Well it can be with well optimised supporting text!
Whenever you want to link within your website’s pages, either to an external site or just another place within your’s, you need to use a hyperlink. The words that the user actually clicks on to reach those links are known as Anchor Text.
Anchor text can be as simple (and not well optimised) as ‘click here’, to take a user to a contact page or a good example could be: ‘Craft questions are answered here’. In each case the user will be directed to the correct page, but in the second example, search engines will find ‘craft questions answered’ for searchers. The most important element is to ensure the anchor text clearly describes where the link is taking your reader. The anchor text should be descriptive and understandable to the average visitor.
Whenever you are using anchor text, make sure the format is obviously a link, not just a different font on the page.
Alt-Text: The Housework
At school we were all taught to label our drawings, pictures and graphs that went into an assignment, this was so that who ever looked at our work was able to understand what they were looking at.
In the world of the web, it is even more important to correctly label every image. Not only do you need all of your human visitors to understand what they are looking at, but you also need to let the search engines know what the images, graphs and tables are using words. By having excellent, clear and relevant accompanying text, allows the search engines to “see” the files on your site.
Also, as a matter of housework, every time you are putting an image on your site, ensure that they have distinct and relevant file names. Check for keywords that users are searching on, which would correctly bring them to your page with the image and use those words in your file name (remembering not to just use it as an excuse to ‘stuff’ keywords into your page).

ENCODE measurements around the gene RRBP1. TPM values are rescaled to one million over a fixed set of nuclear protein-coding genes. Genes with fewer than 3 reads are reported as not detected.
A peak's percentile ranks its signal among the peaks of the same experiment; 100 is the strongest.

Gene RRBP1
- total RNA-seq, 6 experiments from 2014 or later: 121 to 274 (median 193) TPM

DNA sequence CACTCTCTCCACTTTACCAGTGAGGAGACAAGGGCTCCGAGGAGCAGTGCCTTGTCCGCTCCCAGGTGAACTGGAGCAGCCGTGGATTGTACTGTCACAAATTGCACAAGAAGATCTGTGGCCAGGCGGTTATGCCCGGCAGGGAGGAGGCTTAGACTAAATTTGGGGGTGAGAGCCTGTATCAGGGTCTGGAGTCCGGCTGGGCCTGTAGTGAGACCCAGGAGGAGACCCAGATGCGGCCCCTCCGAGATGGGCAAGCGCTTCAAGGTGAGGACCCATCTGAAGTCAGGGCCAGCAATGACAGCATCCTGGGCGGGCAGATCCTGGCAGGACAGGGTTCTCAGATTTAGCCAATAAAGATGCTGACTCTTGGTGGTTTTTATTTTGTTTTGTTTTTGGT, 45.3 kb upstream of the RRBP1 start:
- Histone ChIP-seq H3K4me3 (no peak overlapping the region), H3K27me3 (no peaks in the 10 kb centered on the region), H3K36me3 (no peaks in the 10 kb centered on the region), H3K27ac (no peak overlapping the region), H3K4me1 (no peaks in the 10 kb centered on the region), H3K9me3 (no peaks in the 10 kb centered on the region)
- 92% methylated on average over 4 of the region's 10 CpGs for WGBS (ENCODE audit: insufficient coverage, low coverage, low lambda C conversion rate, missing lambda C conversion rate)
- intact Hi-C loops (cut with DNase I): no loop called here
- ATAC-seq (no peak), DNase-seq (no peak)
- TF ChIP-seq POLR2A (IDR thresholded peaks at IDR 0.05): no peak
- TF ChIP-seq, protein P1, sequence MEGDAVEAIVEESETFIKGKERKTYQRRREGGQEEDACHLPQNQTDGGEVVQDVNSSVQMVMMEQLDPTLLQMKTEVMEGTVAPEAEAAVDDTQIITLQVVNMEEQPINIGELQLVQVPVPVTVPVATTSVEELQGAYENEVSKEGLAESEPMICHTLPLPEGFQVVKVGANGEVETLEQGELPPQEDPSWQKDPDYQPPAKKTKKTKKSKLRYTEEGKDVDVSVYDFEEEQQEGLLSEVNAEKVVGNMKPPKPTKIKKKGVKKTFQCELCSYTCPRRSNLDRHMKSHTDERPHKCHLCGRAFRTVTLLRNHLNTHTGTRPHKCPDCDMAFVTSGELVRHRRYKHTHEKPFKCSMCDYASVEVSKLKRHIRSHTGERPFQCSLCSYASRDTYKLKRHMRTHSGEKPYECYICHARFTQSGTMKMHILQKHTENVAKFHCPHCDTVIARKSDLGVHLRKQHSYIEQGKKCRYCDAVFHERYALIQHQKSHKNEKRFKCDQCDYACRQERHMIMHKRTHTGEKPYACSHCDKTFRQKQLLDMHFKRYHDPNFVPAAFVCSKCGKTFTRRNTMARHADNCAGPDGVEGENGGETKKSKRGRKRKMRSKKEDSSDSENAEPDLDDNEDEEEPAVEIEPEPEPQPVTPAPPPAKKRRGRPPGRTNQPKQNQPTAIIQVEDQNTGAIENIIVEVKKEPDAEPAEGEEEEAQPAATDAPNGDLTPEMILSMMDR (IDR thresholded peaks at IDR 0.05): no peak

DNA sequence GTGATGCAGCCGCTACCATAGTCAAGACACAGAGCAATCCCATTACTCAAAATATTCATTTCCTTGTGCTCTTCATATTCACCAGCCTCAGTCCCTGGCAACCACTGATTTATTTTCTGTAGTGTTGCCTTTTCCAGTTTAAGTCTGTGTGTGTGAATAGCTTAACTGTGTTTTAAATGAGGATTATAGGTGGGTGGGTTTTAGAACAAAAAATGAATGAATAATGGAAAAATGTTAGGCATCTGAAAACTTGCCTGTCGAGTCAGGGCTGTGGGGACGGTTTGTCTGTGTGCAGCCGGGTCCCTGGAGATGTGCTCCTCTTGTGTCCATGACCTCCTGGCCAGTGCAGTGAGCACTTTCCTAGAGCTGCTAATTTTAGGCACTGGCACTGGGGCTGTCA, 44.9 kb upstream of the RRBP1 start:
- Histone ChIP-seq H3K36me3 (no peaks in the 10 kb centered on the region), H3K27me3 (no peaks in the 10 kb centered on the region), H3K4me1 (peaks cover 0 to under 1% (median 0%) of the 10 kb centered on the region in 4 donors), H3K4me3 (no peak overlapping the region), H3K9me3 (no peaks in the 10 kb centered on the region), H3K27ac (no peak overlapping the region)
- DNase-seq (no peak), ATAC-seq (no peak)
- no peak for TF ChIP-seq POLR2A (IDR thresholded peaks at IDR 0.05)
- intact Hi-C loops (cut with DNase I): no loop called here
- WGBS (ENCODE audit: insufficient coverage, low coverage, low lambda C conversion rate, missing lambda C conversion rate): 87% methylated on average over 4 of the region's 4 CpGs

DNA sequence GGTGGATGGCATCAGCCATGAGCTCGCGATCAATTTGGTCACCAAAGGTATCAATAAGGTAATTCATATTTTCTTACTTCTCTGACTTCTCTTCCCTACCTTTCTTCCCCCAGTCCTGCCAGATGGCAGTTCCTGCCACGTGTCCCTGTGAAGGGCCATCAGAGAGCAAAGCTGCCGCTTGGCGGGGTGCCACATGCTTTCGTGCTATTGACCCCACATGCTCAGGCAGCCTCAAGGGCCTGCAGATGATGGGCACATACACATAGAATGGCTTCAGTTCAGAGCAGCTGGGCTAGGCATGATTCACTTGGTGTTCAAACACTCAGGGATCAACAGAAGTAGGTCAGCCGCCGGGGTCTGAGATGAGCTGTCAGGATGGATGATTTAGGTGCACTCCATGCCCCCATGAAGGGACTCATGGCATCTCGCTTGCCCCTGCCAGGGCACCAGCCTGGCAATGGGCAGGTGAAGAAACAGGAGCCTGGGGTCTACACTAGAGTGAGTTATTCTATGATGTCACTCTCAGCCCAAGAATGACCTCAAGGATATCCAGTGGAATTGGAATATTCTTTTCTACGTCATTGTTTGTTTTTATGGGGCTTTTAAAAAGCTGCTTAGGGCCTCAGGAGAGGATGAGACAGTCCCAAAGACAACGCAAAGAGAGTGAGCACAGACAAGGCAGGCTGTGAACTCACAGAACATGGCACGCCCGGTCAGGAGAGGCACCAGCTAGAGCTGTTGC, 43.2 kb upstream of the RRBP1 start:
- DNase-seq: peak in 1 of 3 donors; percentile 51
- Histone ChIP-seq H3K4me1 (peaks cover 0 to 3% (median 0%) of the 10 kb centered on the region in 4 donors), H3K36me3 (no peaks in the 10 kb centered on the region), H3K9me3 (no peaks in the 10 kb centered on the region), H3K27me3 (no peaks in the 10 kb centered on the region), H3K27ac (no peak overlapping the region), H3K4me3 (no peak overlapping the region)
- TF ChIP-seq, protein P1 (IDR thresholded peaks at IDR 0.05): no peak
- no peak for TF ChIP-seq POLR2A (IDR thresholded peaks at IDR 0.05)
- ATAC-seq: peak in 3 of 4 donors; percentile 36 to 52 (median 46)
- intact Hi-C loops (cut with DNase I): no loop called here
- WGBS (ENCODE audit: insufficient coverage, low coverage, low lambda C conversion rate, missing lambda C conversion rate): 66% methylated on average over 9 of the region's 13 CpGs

Image file placement
Consider keeping all of your image files in the same place which will keep the file path simple, for example craftshop.com/images. Also use generally accepted file types such as .JPG, .BMP and .GIF.
The alt-text attribute is another naming description you can use for images which is part of optimising those images. The benefit is that if for some reason your image doesn’t appear on the screen (maybe fire wall blocked, slow download, a browser which doesn’t support images), the alt-text you have chosen will show in the image’s place.
Eg. your online craft shop shows the alt-text (shown in the red box) for an item if the picture doesn’t download. This then allows the user to click on the box to go to the full product page which may contain all the information they need.
5 Quick Tips
Using keywords (if it makes sense), name every image file clearly and concisely
Don’t stuff keywords into file names
Don’t make file names too long
Choose an alt-text title for every image
Don’t leave an image on your site with a generic useless name such as image01.jpg, picture12.gif